Because of this, dandelion roots naturally fertilize your grass.
Are Dandelions Nutritious?
Dandelions have more nutrition than many vegetables you grow or buy. They are rich in vitamin A, iron, calcium, potassium, and vitamin C. In addition to these vitamins, one cup of dandelion leaves has more than 500 percent of your daily vitamin K requirement.
The tender, young leaves are great for salads and toppers. But, don’t forget about the roots. You can eat them too, after washing, peeling and boiling them for about 20 minutes.
They’re nutritious additions to soups and stews. You can also roast the taproot and use it to brew dandelion tea. These are a few additional benefits of eating dandelion roots and plants:
- Ease toothache
- Lower fever
- Increase energy
- Relieves gingivitis
Some people even make dandelion wine out of the flowers. It’s said to taste like sherry.
What’s the Best Time to Pick Dandelion Roots?
If you’ve decided you want to get the benefits of eating dandelion roots, it’s important to harvest them at the right time. This will give you the best flavor. Pick dandelion roots when they’re dormant from late in the fall to early in the spring.
Most of the nutrition is stored in dormant taproots. Spring roots have the sweetest flavor and aren’t as tough because the cold winter changes the inulin in the root to fructose. Dig up the roots before the dandelion plant starts blooming.
Tips on Digging up Dandelion Roots
Use a dandelion digging tool to remove the taproot from the soil. This will prevent damage to the roots. Choose the large, healthy dandelion plants because they have the largest root systems.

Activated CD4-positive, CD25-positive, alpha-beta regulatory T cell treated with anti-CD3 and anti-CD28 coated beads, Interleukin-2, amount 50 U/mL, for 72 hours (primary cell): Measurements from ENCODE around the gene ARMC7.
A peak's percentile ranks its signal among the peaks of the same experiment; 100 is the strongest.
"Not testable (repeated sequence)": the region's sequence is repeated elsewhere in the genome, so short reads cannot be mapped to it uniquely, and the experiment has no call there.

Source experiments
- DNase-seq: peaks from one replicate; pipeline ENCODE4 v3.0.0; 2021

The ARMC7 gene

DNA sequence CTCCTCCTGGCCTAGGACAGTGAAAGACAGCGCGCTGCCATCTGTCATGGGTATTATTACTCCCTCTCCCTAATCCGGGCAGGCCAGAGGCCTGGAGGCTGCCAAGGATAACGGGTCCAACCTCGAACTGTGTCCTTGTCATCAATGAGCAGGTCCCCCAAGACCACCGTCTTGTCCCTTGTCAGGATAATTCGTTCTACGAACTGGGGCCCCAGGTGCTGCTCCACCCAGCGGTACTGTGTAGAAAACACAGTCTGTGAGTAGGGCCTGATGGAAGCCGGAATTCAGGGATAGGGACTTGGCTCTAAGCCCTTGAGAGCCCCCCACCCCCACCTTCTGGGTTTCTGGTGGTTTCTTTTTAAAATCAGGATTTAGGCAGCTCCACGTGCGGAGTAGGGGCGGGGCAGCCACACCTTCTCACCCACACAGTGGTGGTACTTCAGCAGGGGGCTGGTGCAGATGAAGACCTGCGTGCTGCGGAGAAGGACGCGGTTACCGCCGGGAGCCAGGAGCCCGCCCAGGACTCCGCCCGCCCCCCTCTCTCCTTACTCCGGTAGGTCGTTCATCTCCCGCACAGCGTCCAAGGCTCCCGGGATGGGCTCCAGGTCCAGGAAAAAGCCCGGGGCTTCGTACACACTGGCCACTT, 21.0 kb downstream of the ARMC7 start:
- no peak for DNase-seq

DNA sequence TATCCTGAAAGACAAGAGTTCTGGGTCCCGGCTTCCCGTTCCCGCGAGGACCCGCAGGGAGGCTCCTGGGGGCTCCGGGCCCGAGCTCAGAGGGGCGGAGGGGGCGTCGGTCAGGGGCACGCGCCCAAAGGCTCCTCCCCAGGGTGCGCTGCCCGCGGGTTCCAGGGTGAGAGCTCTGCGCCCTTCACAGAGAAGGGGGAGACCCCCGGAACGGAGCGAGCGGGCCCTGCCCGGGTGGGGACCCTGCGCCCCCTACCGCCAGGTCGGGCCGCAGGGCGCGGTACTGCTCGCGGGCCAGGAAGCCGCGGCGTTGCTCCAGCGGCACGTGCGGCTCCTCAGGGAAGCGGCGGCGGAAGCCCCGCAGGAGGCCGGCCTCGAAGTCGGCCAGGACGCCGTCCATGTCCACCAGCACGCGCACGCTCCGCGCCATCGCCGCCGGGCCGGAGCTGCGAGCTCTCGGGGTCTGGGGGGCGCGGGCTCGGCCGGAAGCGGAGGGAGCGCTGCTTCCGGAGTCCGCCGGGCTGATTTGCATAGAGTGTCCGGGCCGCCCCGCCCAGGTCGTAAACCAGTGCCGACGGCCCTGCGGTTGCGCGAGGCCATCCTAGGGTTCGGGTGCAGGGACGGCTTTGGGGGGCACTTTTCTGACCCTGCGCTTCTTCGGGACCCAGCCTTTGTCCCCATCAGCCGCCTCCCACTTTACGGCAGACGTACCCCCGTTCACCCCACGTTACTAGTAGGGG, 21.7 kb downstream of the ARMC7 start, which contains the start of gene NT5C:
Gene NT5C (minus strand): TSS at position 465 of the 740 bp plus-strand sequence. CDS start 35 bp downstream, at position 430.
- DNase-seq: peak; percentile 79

Dig away from the center of the dandelion plant. This helps break up the soil so you can just lift the taproot out of the ground. If the taproot is very large, you might need to dig it up with a shovel, so you don’t leave any behind.
How Should I Store Dandelion Roots?
If you’re not going to use your dandelion roots right away, you can store them for future use. I’ve found that dehydrating them is the best way to preserve dandelion roots. This is the method I use for preserving and dehydrating my dandelion roots:
- Scrub the roots clean using a small brush.
- Slice thick roots into strips.
- Place the roots in a dehydrator.
- Dry the roots on the vegetable setting until they’re brittle.
You can also dry the dandelion roots by spreading them in a single layer on an elevated screen. This allows air to circulate around them. Make sure it’s a cool, dry location.
The roots take from 1 to 2 weeks to dry until they’re brittle. You can grind dried dandelion roots to make dandelion tea, coffee, and medicinal tinctures.
A Dandelion Is Much More Than a Weed
Dandelion roots can grow up to 3-feet deep into the soil. They are one of nature’s wonders, storing nutrients, and protecting the dandelion plant from severe weather conditions. Although seen as a weed, dandelions are a free source of nutrition and medicinal remedies that you can pick from your own backyard.